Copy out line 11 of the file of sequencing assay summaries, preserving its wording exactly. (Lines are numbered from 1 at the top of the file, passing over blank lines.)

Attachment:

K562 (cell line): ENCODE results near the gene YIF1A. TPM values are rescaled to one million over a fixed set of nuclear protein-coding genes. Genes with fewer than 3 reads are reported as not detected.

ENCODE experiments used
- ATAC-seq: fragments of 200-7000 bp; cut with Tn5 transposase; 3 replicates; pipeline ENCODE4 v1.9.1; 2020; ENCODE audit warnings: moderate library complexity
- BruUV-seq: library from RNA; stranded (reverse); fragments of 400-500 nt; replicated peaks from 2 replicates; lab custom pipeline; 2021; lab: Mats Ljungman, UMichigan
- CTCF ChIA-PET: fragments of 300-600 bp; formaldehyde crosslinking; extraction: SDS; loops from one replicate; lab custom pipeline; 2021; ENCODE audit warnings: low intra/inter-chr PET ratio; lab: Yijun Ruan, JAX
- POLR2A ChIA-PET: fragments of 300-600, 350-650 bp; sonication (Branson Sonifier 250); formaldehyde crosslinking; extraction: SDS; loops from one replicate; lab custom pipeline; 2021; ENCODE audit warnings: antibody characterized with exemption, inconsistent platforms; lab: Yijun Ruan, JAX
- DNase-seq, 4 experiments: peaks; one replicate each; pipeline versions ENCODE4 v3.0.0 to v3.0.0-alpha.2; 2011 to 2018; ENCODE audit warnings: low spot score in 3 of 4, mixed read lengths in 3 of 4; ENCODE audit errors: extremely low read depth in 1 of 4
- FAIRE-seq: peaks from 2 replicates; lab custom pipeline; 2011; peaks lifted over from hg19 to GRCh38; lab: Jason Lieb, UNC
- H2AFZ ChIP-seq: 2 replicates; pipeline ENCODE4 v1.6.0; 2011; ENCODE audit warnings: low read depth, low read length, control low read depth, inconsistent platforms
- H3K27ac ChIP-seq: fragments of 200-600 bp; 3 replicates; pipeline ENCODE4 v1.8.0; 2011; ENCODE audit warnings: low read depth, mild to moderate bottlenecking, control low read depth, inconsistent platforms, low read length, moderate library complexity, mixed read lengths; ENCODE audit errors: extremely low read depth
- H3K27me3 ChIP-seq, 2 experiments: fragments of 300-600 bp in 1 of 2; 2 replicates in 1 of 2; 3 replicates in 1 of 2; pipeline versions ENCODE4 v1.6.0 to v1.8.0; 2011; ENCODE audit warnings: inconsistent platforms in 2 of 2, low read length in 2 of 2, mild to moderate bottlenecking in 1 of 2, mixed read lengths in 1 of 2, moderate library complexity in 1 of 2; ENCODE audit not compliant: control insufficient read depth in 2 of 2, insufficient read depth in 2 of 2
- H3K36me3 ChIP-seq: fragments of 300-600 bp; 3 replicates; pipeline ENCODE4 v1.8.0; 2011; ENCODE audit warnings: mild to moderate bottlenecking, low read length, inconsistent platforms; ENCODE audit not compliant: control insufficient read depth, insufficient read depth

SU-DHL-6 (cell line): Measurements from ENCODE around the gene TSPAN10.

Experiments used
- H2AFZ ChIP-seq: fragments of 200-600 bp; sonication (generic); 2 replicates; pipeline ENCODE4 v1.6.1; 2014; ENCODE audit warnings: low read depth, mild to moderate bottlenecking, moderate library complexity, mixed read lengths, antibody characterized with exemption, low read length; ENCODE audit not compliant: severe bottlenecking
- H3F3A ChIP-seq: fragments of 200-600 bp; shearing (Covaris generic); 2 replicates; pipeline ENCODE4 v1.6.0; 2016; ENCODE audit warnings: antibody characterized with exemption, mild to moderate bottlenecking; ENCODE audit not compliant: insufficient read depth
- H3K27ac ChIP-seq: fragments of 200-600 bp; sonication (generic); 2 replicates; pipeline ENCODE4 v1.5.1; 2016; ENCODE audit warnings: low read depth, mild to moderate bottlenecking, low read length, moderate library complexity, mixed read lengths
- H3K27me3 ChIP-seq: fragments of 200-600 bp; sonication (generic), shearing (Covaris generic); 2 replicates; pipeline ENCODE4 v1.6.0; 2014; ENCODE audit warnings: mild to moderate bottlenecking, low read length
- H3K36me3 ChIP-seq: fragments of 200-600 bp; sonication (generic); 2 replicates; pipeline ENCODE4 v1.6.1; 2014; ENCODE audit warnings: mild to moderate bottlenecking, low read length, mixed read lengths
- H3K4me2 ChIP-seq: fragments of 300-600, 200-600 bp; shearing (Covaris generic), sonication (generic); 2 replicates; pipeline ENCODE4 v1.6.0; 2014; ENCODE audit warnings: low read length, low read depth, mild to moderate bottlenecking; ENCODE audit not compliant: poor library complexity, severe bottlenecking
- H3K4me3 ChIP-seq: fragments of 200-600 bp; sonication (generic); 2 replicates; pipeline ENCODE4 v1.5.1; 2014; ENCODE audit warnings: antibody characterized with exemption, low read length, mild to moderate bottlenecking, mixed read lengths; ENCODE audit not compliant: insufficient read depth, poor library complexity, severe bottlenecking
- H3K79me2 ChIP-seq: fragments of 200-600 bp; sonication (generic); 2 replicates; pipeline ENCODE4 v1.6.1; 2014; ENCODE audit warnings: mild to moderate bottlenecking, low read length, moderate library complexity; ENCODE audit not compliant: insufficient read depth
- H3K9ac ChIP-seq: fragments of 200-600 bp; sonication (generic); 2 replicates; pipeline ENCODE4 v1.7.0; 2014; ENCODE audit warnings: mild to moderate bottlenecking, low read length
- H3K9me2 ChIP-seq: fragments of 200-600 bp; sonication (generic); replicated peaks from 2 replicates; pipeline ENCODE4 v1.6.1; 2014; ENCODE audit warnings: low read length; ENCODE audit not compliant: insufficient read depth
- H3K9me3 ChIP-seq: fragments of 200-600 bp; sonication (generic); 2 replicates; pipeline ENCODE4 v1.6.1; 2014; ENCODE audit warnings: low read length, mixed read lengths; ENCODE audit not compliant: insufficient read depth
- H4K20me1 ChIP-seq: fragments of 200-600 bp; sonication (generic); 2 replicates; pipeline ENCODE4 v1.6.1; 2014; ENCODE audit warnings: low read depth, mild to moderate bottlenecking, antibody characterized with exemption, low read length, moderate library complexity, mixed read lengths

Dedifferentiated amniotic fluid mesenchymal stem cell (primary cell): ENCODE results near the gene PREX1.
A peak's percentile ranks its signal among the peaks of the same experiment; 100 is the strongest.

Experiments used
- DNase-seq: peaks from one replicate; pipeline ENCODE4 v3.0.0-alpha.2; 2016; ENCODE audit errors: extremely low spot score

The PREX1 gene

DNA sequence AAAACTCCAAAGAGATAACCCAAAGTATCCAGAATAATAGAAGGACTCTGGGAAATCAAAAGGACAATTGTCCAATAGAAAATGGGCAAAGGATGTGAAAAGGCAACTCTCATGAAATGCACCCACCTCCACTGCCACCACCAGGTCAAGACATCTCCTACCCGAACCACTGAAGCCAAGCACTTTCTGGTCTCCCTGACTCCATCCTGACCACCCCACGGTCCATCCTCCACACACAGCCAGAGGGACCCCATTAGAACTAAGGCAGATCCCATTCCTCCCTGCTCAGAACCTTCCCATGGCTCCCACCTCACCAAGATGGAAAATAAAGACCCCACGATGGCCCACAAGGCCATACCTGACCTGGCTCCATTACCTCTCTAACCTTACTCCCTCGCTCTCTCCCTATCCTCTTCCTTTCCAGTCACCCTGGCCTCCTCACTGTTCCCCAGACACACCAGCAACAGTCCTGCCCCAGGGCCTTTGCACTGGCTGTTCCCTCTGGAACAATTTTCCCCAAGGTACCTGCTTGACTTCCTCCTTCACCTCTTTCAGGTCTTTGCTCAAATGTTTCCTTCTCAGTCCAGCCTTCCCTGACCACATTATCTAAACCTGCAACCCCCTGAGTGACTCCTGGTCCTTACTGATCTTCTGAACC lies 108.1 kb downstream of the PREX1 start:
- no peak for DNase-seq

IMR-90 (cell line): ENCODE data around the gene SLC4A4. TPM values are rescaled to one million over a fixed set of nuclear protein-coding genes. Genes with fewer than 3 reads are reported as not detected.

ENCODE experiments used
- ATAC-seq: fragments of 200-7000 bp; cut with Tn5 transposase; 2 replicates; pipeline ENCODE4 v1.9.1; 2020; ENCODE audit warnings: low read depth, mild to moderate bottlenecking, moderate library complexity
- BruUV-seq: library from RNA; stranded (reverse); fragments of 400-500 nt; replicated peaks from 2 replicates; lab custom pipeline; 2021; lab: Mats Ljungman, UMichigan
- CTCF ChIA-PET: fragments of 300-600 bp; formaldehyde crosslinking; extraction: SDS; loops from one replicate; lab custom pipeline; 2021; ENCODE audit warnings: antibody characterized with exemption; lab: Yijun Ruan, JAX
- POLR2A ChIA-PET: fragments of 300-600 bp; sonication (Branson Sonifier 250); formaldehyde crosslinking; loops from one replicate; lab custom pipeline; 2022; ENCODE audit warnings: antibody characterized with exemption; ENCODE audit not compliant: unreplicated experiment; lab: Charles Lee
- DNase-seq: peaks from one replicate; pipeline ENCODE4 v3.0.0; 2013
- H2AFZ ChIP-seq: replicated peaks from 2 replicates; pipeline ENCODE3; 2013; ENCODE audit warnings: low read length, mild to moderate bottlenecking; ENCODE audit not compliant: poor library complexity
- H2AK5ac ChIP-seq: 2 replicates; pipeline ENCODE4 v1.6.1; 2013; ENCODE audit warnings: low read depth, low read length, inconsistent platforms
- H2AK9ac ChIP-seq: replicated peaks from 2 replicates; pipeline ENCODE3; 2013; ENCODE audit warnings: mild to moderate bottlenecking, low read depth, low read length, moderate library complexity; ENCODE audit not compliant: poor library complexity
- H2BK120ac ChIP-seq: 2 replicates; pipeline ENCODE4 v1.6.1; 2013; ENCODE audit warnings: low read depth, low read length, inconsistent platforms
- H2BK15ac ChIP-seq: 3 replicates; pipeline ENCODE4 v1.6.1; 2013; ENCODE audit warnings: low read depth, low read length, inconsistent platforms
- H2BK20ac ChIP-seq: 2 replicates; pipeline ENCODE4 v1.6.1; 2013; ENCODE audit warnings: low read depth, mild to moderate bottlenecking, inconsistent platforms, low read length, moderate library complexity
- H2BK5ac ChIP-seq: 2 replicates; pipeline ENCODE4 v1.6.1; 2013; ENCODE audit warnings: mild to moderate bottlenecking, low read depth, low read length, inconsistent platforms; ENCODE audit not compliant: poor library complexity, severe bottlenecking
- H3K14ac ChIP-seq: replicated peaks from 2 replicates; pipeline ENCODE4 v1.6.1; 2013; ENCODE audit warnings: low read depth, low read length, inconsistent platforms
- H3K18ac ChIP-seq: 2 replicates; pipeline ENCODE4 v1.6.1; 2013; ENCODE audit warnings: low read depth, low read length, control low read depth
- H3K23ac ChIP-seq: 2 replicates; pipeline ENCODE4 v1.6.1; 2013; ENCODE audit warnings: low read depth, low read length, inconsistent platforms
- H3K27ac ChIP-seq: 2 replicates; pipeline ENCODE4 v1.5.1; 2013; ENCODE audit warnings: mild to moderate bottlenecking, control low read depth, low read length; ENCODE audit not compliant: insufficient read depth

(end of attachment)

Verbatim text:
- H3K27me3 ChIP-seq, 2 experiments: fragments of 300-600 bp in 1 of 2; 2 replicates in 1 of 2; 3 replicates in 1 of 2; pipeline versions ENCODE4 v1.6.0 to v1.8.0; 2011; ENCODE audit warnings: inconsistent platforms in 2 of 2, low read length in 2 of 2, mild to moderate bottlenecking in 1 of 2, mixed read lengths in 1 of 2, moderate library complexity in 1 of 2; ENCODE audit not compliant: control insufficient read depth in 2 of 2, insufficient read depth in 2 of 2